It's important to acknowledge that mystery is an essential element in every genre. If there are no secrets to uncover, why bother? If there aren't questions raised, why turn the page and read on? Whether you write romance, suspense, sci-fi, historical, or something else, your story must have an element of mystery.
At its simplest, a mystery is a puzzle. A crime has occurred (often offstage), and the protagonist must uncover the truth. Mysteries are intellectual games of whodunit. Clever plotting, fair clues, detective reasoning skills--all of these are important when a mystery novelist constructs the story.
A suspense novelist works with a threat and imminent danger that must be resolved rather than just a puzzle to be solved. Something is coming. Do you hear footsteps? Thunder? Breathing? The ticking bomb concept is very much a part of the suspense novelist's arsenal. A suspense novelist builds an emotional roller coaster and makes sure it collapses at the right time--with a bang.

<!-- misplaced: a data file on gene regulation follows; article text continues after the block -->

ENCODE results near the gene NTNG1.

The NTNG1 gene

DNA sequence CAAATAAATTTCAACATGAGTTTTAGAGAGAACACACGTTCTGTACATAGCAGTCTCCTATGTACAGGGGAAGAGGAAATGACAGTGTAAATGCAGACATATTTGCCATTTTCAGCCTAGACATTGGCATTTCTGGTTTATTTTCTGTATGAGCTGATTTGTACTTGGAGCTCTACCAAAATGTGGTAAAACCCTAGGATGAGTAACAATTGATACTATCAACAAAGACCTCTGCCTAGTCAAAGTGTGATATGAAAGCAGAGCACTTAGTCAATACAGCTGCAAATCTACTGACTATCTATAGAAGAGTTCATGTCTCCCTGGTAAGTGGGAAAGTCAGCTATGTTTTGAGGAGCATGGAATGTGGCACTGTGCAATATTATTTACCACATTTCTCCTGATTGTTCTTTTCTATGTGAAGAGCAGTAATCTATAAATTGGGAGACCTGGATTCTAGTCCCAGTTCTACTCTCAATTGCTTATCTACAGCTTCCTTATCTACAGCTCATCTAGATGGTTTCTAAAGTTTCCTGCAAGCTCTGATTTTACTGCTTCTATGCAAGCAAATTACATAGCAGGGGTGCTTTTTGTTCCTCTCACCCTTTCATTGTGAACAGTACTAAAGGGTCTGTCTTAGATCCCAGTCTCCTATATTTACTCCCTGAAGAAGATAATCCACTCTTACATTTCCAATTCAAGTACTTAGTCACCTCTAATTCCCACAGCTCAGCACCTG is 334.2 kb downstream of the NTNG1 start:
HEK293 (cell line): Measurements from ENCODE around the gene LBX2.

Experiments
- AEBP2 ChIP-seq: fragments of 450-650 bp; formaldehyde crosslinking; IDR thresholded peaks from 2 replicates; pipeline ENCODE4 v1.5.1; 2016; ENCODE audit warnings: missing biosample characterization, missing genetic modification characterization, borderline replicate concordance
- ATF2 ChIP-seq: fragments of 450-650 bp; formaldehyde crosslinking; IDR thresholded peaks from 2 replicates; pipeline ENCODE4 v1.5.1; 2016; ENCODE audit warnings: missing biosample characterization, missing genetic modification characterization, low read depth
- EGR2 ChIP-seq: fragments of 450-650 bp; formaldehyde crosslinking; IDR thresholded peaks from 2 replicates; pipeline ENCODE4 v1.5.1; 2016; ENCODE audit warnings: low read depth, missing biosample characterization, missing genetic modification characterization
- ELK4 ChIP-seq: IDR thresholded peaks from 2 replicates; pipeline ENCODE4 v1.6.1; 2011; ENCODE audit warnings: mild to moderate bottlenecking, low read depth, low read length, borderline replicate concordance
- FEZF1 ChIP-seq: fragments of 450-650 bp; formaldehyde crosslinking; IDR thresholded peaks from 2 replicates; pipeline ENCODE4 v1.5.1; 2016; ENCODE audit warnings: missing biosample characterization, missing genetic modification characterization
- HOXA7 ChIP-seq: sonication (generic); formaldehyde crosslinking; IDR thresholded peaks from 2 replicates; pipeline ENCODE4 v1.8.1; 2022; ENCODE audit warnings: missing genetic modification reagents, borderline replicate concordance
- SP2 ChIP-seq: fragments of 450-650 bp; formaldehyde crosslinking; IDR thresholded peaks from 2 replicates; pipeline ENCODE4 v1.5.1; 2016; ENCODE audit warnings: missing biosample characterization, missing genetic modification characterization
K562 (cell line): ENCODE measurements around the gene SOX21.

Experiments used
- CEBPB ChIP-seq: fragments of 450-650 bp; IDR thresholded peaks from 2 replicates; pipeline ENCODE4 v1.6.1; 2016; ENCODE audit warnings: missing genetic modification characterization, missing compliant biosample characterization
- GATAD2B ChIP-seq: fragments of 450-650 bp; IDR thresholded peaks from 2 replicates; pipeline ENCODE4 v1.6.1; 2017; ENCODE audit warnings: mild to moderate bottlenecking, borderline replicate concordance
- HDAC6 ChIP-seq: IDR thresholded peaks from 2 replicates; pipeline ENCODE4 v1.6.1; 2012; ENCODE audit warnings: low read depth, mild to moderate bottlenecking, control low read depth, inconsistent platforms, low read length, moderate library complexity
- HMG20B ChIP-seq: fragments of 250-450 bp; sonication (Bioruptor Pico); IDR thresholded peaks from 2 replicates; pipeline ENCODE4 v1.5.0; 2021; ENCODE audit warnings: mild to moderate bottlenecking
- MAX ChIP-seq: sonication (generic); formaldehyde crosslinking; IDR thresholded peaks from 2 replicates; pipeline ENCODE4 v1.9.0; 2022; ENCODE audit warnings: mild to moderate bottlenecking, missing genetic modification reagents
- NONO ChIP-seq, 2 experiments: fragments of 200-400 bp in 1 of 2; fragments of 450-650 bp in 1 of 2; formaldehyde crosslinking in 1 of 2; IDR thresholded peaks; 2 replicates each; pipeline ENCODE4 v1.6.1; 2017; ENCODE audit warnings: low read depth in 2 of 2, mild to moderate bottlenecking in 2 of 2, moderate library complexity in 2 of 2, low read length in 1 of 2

The suspense protagonist is thrust into the role of Hero, often without preparation or skill. He or she would rather be safe at home, but something or someone has made it impossible for that to happen--usually putting the Hero's home and loved ones in mortal peril. The stakes are much higher in suspense; the intensity and threat upped to an almost impossible level.
And finally, a successful ending for a mystery is intellectually satisfying, while a successful ending for a suspense novel is emotionally satisfying.